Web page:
Stress Coaching Part I: A False Sense Of Urgency

Is time always running out?

Is time always running out?

How often do you find yourself and others around you at work and at home operating on a false sense of urgency? How often do we take action before we have all the facts, or make a decision just to relieve our anxiety? See if this sounds familiar? On Thursday, a deadline is set for Friday for a report nobody will look at it until at least Monday, if not next Thursday. A false sense of urgency drives us into a state of psychophysiological distress and if we experience this on a chronic basis our health will suffer.

Stress management is the overlooked dimension of wellness that affects our health unlike anything else. The medical world makes rough estimates that 80% of all illness is either caused by stress or exacerbated by it. Wellness and health coaches inevitably find themselves working with their clients on how stress affects the client’s lifestyle and wellness.

We are built to handle stress and change on an episodic basis. We rev up our stress response and are ready for fight or flight. Chronic stress, without recovery time, however has a tremendously adverse affect on our health, and today change, in both our work and personal lives has shifted from episodic to continuous. (http://www.goodreads.com/book/show/7679810-the-way-we-re-working-isn-t-working)

Continuous change is hard enough to deal with, but what about the stress that we createa-sense-of-urgency for ourselves out of our own anxiety and habit? Former Harvard Business School professor, John Kotter, looks at how organizations benefit from a true sense of urgency and are undone by a false sense. “True urgency focuses on critical issues. It is driven by the deep determination to win, not anxiety about losing. Many people confuse it with false urgency. This misguided sense of urgency does have energized action, but it has a frantic aspect to it with people driven by anxiety and fear. This dysfunctional orientation prevents people from exploiting opportunities and addressing real issues.” (http://www.kotterinternational.com/our-principles/urgency)

Translate what Kotter is saying into your own life. How much of the everyday stress that you experience is driven by a habitual, almost reflexive sense of urgency? How many great opportunities did you miss because you prematurely committed to another course of action? How many health-enhancing experiences or self-care activities did you pass up because so many other things in your life felt so urgent?

At the other extreme it is far too easy to be complacent about our health. We too easily put off medical exams, grab the convenience foods for dinner, watch TV, and confuse our need for rest and recovery with a state of lethargy. Not only do we increase our health risks, but we also begin to let our tremendous potential to be happy slip away. Smart companies have a true sense of urgency, and so do healthy people. Kotter tells us that “A big reason that a true sense of urgency is rare is that it’s not a natural state of affairs. It has to be created and recreated.” How can we create, and recreate, over and over again, a sense of urgency that works for us, but not against us in the way we live our lives?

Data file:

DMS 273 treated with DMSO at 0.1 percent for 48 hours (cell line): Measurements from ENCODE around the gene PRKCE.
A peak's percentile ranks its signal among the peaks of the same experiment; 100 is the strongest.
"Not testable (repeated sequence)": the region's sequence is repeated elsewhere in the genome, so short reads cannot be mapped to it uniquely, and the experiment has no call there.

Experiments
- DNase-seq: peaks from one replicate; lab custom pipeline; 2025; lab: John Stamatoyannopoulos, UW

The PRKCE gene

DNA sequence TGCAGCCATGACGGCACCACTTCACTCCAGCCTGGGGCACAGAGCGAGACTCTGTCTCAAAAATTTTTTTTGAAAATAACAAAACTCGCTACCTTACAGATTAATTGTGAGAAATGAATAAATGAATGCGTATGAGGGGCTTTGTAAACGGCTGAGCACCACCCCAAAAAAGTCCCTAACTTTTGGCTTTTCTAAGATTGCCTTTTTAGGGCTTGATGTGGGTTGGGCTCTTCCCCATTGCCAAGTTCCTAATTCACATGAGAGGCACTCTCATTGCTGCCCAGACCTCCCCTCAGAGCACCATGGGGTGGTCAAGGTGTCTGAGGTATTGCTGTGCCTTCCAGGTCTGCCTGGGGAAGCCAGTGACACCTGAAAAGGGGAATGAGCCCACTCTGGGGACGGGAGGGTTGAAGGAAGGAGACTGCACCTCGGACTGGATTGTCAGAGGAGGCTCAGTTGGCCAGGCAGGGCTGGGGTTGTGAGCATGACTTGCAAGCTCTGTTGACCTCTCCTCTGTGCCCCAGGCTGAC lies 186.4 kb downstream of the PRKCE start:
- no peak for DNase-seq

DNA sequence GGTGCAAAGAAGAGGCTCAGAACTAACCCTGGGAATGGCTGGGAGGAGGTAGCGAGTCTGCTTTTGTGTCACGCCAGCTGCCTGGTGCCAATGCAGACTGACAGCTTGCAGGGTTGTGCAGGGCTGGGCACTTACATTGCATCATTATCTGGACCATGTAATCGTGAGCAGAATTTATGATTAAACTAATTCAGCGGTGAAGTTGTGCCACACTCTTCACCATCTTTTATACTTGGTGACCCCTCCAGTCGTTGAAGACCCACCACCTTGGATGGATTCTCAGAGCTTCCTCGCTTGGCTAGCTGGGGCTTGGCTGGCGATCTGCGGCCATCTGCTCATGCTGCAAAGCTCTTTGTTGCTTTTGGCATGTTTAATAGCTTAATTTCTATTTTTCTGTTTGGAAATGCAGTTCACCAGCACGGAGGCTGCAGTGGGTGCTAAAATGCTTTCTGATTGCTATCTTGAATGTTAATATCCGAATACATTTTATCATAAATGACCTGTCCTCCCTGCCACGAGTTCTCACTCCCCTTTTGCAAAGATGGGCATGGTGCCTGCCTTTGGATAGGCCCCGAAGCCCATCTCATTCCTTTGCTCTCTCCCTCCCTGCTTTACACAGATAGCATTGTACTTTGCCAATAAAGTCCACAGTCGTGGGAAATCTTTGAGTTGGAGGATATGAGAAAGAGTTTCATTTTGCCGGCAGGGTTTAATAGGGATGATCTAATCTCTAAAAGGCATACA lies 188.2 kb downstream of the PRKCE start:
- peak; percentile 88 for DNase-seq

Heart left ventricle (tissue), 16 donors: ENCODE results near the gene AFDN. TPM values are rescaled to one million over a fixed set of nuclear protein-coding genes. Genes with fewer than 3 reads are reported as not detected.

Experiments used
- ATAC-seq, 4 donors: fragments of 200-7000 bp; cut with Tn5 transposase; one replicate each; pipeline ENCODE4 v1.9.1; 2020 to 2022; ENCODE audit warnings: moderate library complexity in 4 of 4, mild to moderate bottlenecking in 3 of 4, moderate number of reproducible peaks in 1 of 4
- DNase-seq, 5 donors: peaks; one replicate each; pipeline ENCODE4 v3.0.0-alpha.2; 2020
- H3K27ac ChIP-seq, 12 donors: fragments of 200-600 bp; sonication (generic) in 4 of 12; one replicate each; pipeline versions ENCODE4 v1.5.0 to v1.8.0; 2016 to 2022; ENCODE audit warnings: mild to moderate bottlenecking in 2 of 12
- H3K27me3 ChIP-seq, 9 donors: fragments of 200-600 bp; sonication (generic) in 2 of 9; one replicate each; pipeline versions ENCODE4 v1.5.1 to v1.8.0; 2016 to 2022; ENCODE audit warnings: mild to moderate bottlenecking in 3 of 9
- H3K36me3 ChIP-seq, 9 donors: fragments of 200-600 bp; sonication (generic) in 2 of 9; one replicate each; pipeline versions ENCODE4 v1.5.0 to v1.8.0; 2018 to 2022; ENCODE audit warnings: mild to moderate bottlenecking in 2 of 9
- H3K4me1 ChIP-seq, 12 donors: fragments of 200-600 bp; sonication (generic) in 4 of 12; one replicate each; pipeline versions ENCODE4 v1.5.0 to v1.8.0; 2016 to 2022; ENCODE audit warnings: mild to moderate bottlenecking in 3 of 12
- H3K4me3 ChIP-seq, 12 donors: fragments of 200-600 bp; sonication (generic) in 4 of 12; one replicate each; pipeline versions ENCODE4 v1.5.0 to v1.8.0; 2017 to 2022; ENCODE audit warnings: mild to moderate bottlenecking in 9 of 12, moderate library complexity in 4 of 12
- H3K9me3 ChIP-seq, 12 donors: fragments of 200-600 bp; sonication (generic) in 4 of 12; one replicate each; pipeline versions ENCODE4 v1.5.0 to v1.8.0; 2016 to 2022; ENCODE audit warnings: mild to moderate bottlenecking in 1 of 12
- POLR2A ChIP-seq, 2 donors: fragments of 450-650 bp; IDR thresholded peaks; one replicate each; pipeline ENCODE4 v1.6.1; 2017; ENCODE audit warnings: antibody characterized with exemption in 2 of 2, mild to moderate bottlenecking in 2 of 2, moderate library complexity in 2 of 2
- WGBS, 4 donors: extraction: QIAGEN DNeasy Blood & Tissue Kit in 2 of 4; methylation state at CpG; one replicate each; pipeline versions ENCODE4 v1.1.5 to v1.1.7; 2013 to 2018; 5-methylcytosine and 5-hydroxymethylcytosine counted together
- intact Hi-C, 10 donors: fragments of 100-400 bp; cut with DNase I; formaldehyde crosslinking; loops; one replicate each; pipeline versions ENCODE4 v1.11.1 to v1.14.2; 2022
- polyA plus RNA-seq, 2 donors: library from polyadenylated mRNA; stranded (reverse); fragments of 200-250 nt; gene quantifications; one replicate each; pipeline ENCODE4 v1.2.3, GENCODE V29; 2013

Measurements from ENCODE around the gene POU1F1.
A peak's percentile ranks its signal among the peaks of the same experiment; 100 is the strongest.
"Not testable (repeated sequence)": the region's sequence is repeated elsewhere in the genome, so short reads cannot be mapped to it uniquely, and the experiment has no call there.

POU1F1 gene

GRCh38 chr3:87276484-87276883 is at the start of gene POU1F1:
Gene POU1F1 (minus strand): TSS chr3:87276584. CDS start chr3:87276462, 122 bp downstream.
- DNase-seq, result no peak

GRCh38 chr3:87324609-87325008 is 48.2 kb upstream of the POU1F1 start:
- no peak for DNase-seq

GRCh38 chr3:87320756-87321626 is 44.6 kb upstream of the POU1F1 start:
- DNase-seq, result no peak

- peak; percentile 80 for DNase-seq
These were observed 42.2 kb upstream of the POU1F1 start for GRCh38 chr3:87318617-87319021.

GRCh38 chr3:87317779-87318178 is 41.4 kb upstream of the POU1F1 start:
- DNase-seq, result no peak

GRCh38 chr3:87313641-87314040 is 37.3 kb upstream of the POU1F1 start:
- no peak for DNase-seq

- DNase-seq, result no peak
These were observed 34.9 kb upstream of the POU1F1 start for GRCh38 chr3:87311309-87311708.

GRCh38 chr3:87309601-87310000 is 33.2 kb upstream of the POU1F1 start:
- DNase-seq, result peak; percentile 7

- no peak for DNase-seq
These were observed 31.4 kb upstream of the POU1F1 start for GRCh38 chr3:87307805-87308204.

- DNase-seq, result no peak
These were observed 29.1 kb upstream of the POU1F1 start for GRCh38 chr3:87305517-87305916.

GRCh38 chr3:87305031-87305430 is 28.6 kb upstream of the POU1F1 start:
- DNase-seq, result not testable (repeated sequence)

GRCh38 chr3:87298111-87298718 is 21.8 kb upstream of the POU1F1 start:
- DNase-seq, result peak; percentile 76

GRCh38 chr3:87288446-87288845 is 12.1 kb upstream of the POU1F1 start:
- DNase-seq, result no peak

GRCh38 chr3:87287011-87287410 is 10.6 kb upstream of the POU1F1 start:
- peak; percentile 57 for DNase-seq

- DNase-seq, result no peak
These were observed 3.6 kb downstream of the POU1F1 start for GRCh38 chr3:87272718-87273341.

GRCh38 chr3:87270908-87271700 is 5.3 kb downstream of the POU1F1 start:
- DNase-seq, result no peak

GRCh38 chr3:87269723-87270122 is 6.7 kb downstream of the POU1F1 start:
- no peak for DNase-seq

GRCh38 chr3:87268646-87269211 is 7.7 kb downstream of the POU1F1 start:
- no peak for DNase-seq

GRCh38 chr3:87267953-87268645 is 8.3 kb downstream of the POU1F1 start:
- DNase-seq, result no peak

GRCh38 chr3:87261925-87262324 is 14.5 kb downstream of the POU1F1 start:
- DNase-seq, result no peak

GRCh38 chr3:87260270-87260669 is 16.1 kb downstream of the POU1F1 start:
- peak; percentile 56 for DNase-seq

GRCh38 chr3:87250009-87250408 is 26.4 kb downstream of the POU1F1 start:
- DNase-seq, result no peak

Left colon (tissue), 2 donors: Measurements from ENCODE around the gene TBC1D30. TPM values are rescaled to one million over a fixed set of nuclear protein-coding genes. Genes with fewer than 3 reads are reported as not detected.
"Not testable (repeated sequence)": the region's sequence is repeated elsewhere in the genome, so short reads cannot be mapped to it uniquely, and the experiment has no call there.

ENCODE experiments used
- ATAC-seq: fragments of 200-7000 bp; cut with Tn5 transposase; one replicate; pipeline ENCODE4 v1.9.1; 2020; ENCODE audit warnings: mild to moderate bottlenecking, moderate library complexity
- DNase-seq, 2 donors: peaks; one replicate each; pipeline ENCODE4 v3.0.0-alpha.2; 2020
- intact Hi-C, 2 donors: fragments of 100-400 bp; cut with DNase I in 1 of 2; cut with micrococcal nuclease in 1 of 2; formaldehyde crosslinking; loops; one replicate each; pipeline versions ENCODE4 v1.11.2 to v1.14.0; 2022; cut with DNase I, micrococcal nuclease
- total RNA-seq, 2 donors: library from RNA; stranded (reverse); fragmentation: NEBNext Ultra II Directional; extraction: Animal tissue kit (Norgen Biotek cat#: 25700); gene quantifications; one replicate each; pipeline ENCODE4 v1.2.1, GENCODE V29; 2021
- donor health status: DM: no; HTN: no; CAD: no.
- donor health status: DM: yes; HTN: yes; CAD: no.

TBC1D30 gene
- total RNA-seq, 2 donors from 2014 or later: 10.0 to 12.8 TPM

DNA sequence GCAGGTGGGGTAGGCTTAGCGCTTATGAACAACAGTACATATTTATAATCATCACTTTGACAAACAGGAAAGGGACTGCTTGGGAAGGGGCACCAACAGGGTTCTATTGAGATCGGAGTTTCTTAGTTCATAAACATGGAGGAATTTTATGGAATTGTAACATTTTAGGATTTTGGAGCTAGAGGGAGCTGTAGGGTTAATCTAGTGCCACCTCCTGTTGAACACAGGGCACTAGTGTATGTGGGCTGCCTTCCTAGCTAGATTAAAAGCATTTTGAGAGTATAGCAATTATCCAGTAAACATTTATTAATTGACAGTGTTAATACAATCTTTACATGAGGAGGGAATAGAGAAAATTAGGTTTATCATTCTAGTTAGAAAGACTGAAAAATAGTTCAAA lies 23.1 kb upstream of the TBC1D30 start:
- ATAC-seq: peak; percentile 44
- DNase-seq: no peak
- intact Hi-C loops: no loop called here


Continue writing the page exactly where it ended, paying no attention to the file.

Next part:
Medium5  The Coach’s Take Away  

 

 

 

 

Continuums often help people conceptualize better when they see a graphic representation. Perhaps we could apply this to helping our clients connect with a sense of urgency around their health and wellness, but hold back from the self-defeating behaviors (SDB’s) that come from a false sense of urgency.

← – – – – – – – – – – – – – – – – – – / – – – – – – – – – – – -/- – – – – – – – – – – →
Complacency              Urgency                 Action               SDB’s

A Coach Approach to working with this continuum might be to have a client explore their own self-evaluation of where they see themselves on the continuum. Then using active-listening skills and powerful questions, have them explore how their current wellness efforts are working for them or against them. Is there complacency coming from real contentment, or from low self-efficacy and/or minimization and avoidance of looking at their health? Do they see their wellness as something with “true urgency” that motivates them to take action? Or, do they see their own SDB’s getting in the way and how? Are they finding themselves operating out of a sense of “false urgency” far too often?

type-a-person-with-adrenal-fatigue1

As early as 1959 cardiologists Friedman and Rosenman identified the classic “Type A” personality and demonstrated a link between psychological characteristics and increased incidence of cardiovascular disease. One of the top three characteristics of “Type A’s” is a heightened sense of Time Urgency. Such folks tend to be impatient, to interrupt more, to walk and talk rapidly and seem to always be terribly award of how little time they have to spare. They also tend to be very self-critical and very competitive. The driven workaholic fits this description. The reality is, many of our wellness/health coaching clients also fill this bill.

When our list of demands and desires seems to overwhelm us stress grinds us to a halt. Our wellness plan gets put on the back burner yet again, and we’re back to our endless cycle of busyness. In a previous post “Question Your To-Do List And Be Well: Coaching The Urgent/Important Matrix” ( http://wp.me/pUi2y-7K) we looked at how to help our clients “remember that they have choices” and to consider both urgency and importance. Check that post out for more tips on how to coach your anxious client with that false sense of urgency.

Urgency-Emergency – A Key Distinction

Coaching excels at helping clients make distinctions that allow them to choose courses of action that are self-enhancing instead of self-defeating. One such key distinction to work with your client on is the difference between “Urgency” and “Emergency”. The sense of emergency that we are referring to here requires no trips to the hospital emergency room. Instead we’re talking about the perceived sense of urgency that makes a demand, desire or request seem like an emergency. Such “false emergencies” seem driven from three primary sources.